Many human diseases, including the cold and the flu, are caused by viruses, made up mostly of a coat made of protein that surrounds either DNA or RNA.
How do they multiply?
Cells multiply using either mitosis or meiosis, processes which require much more complex machinery than viruses contain. So, how do they make more viruses? A virus reaches a cell and injects its own DNA or RNA into the cell, where it can then use the components of that host cell to make more viral genetic material. In the lytic cycle of the virus, the viral genetic material is then translated and used to create lots of new viruses, which all eventually break out of the host cell, killing it. Some viruses avoid killing the host cell by extending a part of the cell’s membrane and pinching off. Then, those viruses can go off and infect more host cells, creating even more viruses.
Some viruses choose not to immediately break out of the host cell. Instead, they insert their genetic material into the material of the host cell, which then gets passed onto all the offspring (or daughters) of that cell. This makes more and more viral genetic material, which can then all at once make lots of viruses and break out of cells in large numbers. This is called the lysogenic cycle.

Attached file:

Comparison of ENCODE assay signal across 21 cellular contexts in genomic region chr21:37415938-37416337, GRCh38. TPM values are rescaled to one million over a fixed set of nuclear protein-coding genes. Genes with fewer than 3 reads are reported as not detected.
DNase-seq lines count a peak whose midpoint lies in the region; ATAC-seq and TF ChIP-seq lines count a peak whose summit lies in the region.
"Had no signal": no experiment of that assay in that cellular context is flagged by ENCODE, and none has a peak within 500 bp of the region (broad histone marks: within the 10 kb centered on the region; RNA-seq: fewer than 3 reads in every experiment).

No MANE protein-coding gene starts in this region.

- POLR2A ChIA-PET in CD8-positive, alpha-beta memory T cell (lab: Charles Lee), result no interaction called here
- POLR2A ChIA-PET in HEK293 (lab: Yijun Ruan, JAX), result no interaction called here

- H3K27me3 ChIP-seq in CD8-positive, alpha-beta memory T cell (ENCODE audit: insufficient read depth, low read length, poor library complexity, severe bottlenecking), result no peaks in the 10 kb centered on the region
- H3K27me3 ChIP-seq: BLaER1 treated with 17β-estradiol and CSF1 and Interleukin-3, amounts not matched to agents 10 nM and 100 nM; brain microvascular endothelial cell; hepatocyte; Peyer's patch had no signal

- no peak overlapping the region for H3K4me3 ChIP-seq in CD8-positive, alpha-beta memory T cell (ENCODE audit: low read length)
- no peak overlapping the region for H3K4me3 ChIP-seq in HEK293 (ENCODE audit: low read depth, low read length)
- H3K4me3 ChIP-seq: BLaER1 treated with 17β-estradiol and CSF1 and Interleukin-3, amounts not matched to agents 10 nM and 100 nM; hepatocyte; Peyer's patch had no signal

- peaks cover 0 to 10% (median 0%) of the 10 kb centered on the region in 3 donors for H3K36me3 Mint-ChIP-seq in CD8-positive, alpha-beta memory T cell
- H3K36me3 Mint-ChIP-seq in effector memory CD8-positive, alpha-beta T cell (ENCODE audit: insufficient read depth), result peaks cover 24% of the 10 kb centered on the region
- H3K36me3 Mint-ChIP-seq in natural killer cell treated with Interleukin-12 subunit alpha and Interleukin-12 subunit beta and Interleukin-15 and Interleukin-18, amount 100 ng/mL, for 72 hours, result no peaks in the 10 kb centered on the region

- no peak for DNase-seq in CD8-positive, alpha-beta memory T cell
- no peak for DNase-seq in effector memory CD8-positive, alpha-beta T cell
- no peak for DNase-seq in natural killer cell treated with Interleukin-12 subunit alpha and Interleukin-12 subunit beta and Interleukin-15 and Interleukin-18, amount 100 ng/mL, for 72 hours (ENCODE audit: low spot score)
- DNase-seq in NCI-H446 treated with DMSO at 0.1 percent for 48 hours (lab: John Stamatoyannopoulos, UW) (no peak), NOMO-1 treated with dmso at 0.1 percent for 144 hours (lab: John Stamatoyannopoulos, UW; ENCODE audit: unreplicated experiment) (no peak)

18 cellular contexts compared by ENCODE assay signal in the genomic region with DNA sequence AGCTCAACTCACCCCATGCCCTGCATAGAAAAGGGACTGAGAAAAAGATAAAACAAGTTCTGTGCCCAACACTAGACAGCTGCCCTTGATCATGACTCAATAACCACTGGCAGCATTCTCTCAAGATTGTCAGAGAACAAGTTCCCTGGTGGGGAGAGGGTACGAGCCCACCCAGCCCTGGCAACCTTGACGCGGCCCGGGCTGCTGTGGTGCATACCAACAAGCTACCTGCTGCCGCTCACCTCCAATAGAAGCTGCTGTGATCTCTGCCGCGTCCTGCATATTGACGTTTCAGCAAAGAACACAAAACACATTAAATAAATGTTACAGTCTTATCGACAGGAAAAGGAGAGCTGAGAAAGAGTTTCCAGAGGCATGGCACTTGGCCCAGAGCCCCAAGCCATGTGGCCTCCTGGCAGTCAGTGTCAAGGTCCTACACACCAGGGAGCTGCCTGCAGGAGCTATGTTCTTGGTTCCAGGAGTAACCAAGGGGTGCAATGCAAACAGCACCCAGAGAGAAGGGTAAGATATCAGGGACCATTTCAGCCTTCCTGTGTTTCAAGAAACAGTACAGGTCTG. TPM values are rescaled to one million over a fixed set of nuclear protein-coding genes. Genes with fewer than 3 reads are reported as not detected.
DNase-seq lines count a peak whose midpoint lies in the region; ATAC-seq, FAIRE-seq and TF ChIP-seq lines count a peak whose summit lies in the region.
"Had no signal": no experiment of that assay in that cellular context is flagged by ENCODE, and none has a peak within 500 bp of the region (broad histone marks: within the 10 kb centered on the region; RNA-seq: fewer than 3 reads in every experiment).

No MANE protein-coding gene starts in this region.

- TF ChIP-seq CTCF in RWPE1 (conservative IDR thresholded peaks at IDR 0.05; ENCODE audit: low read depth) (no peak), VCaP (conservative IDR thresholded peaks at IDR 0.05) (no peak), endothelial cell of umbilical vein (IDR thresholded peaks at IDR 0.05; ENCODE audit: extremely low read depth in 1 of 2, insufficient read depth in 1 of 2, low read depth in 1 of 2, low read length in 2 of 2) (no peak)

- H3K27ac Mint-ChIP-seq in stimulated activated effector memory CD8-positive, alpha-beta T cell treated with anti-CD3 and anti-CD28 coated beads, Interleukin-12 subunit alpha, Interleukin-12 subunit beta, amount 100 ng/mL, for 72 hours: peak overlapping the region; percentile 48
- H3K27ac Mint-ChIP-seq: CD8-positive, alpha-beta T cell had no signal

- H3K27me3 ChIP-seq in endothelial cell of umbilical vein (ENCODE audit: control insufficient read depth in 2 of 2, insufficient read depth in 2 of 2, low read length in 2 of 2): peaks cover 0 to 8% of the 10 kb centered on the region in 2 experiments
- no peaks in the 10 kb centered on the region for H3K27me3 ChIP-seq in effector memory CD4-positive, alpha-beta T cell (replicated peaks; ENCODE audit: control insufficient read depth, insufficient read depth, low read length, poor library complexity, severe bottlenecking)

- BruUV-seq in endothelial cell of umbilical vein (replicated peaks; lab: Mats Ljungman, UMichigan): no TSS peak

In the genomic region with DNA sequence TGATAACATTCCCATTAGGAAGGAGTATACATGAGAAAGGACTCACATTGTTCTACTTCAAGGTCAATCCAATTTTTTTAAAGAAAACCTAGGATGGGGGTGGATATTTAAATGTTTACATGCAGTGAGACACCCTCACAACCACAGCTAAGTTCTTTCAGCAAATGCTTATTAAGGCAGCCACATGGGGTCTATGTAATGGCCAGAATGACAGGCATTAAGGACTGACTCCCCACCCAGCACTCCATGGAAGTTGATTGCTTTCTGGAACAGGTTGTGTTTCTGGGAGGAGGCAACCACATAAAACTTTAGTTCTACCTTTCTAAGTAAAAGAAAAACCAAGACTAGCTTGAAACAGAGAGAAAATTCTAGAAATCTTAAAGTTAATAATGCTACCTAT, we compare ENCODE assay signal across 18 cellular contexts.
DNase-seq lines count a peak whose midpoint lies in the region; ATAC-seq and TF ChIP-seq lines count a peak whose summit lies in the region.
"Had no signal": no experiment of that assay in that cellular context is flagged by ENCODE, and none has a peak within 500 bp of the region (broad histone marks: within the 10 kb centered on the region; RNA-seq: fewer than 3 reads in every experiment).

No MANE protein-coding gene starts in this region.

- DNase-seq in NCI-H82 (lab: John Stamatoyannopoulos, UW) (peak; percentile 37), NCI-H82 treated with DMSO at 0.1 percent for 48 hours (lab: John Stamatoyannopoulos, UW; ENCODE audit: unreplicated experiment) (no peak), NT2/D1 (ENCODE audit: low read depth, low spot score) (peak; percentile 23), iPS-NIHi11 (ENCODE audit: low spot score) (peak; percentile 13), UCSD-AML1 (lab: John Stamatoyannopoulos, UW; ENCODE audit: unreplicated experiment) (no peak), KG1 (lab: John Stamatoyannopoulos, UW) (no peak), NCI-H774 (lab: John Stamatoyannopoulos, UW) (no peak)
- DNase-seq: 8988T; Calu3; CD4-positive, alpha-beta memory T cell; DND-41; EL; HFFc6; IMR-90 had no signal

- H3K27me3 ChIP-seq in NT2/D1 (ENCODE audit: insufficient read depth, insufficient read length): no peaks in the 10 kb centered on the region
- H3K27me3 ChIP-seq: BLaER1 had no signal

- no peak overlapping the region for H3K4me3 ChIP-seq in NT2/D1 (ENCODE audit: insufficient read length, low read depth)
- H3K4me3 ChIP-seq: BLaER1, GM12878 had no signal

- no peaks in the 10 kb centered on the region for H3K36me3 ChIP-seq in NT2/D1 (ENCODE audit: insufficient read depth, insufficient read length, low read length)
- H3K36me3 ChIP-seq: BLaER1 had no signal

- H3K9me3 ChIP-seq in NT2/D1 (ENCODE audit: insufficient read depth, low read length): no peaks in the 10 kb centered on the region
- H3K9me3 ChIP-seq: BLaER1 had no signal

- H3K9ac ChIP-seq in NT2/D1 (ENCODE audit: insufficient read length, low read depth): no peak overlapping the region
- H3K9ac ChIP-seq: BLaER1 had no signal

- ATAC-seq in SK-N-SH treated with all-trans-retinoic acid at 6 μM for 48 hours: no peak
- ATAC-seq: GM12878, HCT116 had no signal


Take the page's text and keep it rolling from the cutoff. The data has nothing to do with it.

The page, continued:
Viruses are so different from all other “life” (and I put life in quotes because it is up for debate whether viruses are actually living) that many scientists have found the following question very interesting: how did viruses evolve? Did they evolve from bacteria and animals, or did they evolve completely separately? We’ll look at the hypotheses to this question in the next post!